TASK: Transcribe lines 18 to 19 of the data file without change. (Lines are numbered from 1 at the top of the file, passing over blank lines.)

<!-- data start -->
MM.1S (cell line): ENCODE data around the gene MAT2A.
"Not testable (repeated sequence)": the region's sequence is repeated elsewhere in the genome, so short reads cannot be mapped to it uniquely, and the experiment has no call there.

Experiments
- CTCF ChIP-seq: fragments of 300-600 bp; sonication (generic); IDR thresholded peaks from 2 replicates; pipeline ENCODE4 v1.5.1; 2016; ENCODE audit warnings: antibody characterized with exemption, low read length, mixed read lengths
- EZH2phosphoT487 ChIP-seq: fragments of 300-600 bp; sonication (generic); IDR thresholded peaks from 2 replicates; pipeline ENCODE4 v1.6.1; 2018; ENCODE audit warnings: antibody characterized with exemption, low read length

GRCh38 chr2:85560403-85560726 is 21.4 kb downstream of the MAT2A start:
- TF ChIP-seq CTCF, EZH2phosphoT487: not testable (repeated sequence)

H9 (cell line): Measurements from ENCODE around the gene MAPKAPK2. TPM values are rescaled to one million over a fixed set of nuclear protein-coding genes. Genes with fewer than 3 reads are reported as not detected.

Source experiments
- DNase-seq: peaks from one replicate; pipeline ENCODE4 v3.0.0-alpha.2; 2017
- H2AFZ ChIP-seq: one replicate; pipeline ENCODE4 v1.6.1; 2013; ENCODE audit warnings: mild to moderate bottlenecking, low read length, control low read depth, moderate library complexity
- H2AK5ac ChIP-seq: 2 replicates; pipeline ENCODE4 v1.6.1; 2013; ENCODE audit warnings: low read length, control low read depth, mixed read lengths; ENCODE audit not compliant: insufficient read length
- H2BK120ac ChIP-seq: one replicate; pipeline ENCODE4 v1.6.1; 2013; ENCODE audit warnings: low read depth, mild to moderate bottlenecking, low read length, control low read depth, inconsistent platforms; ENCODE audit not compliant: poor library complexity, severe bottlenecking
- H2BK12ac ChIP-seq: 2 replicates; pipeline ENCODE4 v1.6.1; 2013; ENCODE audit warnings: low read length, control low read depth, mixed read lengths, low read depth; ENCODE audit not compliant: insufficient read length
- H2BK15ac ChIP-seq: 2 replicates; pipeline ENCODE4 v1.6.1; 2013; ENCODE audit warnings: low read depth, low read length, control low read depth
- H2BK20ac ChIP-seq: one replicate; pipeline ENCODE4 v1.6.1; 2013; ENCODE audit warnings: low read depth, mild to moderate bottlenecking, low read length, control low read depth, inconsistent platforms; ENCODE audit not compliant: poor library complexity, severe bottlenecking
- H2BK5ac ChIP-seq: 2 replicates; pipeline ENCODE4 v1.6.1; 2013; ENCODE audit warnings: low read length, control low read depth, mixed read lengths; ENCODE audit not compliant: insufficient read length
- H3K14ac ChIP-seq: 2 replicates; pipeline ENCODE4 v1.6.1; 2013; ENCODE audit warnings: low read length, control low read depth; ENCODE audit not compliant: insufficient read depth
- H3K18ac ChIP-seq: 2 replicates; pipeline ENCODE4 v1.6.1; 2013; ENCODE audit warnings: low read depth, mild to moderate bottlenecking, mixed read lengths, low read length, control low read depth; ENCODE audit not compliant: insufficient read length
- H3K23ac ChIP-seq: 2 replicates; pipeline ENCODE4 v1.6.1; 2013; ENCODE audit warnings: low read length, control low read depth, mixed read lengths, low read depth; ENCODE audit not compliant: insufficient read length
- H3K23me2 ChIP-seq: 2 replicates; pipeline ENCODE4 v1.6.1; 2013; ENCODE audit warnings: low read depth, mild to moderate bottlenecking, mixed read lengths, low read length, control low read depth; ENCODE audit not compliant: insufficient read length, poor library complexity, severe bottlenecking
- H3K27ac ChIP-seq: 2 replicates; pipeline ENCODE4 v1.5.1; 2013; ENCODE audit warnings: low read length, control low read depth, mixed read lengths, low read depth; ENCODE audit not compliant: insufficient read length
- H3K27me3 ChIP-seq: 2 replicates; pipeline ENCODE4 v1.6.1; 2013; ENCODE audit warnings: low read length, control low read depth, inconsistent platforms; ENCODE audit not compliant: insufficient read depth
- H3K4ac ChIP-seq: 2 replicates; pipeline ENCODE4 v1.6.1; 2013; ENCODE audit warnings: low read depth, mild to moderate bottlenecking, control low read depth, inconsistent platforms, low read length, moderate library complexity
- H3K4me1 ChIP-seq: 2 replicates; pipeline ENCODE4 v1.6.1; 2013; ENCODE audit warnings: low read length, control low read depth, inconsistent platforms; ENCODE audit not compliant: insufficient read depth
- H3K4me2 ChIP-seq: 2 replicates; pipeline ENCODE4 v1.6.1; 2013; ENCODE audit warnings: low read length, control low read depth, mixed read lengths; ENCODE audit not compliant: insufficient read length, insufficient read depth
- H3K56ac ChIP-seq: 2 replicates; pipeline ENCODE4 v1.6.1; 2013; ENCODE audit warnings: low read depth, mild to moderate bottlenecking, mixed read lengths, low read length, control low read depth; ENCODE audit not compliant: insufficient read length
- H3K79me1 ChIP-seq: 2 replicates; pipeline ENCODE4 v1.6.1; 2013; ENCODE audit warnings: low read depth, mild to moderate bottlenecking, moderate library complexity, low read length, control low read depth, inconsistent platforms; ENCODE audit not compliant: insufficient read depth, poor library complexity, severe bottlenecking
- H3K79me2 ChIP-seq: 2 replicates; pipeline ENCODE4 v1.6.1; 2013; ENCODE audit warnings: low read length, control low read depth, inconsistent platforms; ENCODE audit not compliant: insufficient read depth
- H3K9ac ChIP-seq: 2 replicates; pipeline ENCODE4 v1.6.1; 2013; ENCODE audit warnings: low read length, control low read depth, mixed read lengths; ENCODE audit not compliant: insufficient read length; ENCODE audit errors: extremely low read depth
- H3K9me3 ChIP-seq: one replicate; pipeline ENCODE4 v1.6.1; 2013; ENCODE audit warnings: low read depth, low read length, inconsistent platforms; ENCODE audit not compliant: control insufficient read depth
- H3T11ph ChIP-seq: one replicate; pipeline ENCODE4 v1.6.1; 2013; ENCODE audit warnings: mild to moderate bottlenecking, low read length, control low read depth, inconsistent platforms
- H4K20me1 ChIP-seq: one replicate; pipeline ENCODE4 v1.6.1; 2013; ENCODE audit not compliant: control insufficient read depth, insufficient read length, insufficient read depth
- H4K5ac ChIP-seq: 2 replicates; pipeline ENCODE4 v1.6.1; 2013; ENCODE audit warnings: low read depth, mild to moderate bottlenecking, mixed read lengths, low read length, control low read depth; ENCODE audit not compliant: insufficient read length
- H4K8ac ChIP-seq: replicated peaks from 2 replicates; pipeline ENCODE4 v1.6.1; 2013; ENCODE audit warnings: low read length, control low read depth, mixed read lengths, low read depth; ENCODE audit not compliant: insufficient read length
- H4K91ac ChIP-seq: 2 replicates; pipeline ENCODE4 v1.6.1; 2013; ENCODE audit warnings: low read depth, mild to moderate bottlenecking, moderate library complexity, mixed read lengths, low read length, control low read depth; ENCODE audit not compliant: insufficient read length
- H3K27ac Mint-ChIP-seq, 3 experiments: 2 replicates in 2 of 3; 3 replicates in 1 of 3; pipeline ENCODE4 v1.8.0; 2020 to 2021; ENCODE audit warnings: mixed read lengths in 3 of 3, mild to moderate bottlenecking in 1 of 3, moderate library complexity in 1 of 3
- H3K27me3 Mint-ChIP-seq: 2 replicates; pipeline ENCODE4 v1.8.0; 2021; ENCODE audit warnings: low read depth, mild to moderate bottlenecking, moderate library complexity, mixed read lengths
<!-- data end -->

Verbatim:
- H3K14ac ChIP-seq: 2 replicates; pipeline ENCODE4 v1.6.1; 2013; ENCODE audit warnings: low read length, control low read depth; ENCODE audit not compliant: insufficient read depth
- H3K18ac ChIP-seq: 2 replicates; pipeline ENCODE4 v1.6.1; 2013; ENCODE audit warnings: low read depth, mild to moderate bottlenecking, mixed read lengths, low read length, control low read depth; ENCODE audit not compliant: insufficient read length